PARIS, February 9, 2012 /PRNewswire/ --
Political scientist Oscar Aubert, an expert on West Europe, Russia and CIS, has said that the scenario in Russia is different to the Arab Spring, stating that Europe "should not apply the same standards to Russia as it has done to the Middle East."
Aubert said, in a recent article said: "We Europeans can easily take for granted simple and clear clichés. For example, we took the revolutionary events in Egypt last year at the instigation of our media for the revolt of educated youth and middle class against the corrupt military despotism.
"But today, looking at the results of parliamentary elections, we see that the "revolutionary youth" got only 7 seats out of 508. The winners were two blocks of Islamist parties, which main bodies are the Freedom and Justice Party (based on the organization "Muslim Brothers" banned in many countries) and the Light Party (representing radical Islam of the Salafi persuasion).
"Religious fundamentalists have in total more than 70% of the votes, while European observers today prefer to call "Muslim brothers" moderate Islamists, which is justified only in comparison with Salafis ... secular and liberal parties gained only 15%.
"General democratic elections summed up last year's "revolution on the Tahrir Square" in which France's sympathy of Egypt was completely on the side of the rebels, but President Hosni Mubarak experienced strong pressure exerted in order to make him resign. Did Egypt become closer to the West? Did the security of Israel, the only truly pro-European government in the Middle East, strengthen? Did a peaceful solution to the Palestinian problem appear? Did the threat from Islamic terrorists to France and our citizens decrease? A repeated sullen "no" is a consequence of that thoughtless joyful "yes" that we shouted a year ago to greet "the Arab Spring".
"The Europeans can hardly imagine a situation in which the radicals completely dominate the political spectrum while the liberals are marginalized. But this is the democratic choice of the Egyptians and we have to accept it.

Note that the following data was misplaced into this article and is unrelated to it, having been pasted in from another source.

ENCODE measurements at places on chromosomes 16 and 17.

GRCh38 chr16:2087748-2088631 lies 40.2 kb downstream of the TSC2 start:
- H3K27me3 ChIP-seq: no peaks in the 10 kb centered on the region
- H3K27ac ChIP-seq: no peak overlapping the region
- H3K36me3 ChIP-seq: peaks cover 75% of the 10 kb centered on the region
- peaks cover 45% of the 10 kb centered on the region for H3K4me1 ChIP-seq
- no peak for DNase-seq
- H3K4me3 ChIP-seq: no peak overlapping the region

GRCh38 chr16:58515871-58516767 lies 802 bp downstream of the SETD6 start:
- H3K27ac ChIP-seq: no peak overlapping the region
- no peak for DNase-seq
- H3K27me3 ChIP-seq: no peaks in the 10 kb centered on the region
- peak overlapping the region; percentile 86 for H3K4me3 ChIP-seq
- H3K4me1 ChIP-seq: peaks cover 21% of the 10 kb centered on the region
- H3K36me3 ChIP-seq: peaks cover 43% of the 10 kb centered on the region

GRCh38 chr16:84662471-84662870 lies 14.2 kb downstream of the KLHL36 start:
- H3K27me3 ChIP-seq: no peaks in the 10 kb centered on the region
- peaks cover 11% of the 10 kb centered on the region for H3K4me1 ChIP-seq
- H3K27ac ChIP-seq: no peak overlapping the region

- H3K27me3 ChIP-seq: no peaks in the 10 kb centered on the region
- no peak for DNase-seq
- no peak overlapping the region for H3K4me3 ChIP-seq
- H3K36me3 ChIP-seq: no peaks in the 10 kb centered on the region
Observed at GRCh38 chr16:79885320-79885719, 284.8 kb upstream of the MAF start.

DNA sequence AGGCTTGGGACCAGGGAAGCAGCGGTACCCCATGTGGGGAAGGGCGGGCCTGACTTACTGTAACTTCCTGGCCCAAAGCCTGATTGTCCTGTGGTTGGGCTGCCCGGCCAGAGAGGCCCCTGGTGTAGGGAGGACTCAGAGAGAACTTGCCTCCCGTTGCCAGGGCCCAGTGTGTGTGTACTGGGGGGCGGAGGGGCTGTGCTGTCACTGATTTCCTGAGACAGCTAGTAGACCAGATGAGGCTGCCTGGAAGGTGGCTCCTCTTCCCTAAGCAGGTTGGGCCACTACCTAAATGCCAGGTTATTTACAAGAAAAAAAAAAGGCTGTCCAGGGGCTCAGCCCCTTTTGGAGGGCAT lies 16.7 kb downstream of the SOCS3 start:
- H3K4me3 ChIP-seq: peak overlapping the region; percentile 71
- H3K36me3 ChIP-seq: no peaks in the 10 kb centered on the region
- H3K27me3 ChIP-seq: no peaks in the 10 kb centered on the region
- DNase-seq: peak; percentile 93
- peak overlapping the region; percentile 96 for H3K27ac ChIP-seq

"If we can learn from our mistakes we should not show the same light-mindedness when it concerns Russia. Today the majority of French political observers describe the situation in Russia in terms of a confrontation between pro-European democratic-minded young people and conservative authoritarian regime which relies on the older generation that feels nostalgic for Soviet times. And more often such understandable for Europeans political figures as the leader of the party "Yabloko" Grigory Yavlinsky, Yeltsin's former Deputy Prime Minister Boris Nemtsov, the former prime minister Mikhail Kasyanov are named among leaders of the protesters.
"Indeed, they and their supporters are present at the protest rallies. But, going back to the parallels with Egypt, this reminds us of El Baradei, the former Director General of International Atomic Energy Agency and Nobel Peace Prize winner, who with a small group of supporters was regularly broadcast a year ago in the European media as the leader of the Egyptian opposition. However according to the December poll his president rating was 4%.
"The overall rating of the three above-mentioned Russian liberals is even lesser. But the real hero of the street opposition is the radical nationalist Alexei Navalny who feels comfortable enough to speak in front of a crowd of skinheads raising their hands in a Nazi salute. The second most popular hero of the protest movement is the radical leftist Sergei Udaltsov who differs from Navalny by his internationalism. These two leaders are united by the slogan of a large-scale redistribution of property - "from oligarchs - to the Russian people" in Navalny's wording and "from oligarchs - to working people" in Udaltsov's interpretation.
"It is not surprising that outnumbered liberals feel uncomfortable at the joint meetings of protest, especially when the nationalists obstruct speakers with Jewish roots.
"In a face-off with ultra-nationalists and radicals Vladimir Putin is guided by the formula of Pyotr Stolypin, a popular historical figure in Russia, Prime Minister (1906 - 1911), a reformer and a fighter against the Revolution, who died tragically at the hands of a militant: "They need a great upheaval, we need a great Russia!". And this slogan (in different variations) allows Putin to consolidate successfully his supporters.
"We in France need stable Russia - an ally and partner of the EU. In the word combination "great Russia" some Europeans hear the imperial notes that, taking into account our historical experience, can cause certain concern. But the phrase "a great upheaval" in the case of Russia is, indeed, Europe's nightmare."
Oscar Aubert is a sociologist, political scientist, an expert for West Europe, Russia and CIS
SOURCE Russia Insights www.russia-insights.com